2. I love trashing (with the exception of food as that’s a total waste or anything really disgusting/unhygenic), and I think the tradition a brilliant quirk of Oxford which it would be a massive shame to lose.

    I even know of a fairly socially conservative tutor (opposed to same-sex marriage, supportive of the dealth penalty in some cases and wears a monocle which is good style) who trashed one of his students, so it just seems like it’s one of the things that makes the university great, and in the grand scheme of things it costs, what £1.50-£2 per student on average?

    Trashing almost certainly contributes more to the local economy from purchases than it costs the university to deal with the aftermath, and potentially even raises the government more in VAT than it costs the university, so I’m kind of confused what the issue is here apart from the environmental impact (which the Oxford Student reports that the Green Trashing campaign is set up to counter anyway).

      • I’d have thought that tourists would love it myself (mess surely brings in tourists for Spanish festivals like El Tomatina, no?). Yes food is gross and not something I like people using (and I have qualms anbout the university banning that), but I don’t believe that most people really care much about a bit of glitter or shaving foam.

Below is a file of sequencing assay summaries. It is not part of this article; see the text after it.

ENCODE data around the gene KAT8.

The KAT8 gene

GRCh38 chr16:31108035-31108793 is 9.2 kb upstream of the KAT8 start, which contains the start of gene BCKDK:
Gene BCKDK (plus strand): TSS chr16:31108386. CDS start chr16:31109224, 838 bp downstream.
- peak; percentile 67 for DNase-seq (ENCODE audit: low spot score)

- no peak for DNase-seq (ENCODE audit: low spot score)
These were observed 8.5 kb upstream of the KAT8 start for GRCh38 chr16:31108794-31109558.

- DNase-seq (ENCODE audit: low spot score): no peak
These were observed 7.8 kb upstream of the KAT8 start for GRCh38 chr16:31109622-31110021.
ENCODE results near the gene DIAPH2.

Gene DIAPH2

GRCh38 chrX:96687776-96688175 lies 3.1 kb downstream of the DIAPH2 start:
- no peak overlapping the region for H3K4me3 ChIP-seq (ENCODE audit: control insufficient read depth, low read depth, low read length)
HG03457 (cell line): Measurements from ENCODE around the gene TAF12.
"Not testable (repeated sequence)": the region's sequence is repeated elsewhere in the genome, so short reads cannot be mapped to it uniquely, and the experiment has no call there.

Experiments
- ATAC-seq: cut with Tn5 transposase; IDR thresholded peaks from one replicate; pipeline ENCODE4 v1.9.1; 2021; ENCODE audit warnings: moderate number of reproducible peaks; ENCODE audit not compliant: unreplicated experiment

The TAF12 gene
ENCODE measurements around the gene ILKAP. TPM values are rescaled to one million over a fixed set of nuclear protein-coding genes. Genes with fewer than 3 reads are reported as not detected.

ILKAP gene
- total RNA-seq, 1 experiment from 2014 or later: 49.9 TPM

I realise that posting anonymously by a Latin name may not give the best impression of Oxford (and no I don’t do classics, infact I used google translate for the name), but rest assured that I purely do it for humorous purposes (seriously, looking down on people that weren’t fortunate enoughtto be able to get in to Oxford is not OK). We really do want access issues in admissions improved, and I myself think that trashing, is just a bit of mostly harmless fun after exams.

  3. I was at Oxford in the 1980s. There was some “trashing” then but not much, and it wasn’t called that. It happened outside the Examination Schools, not in college. The University needs to get a grip on the practice. Anyone caught trashing should be made to sit their exams again.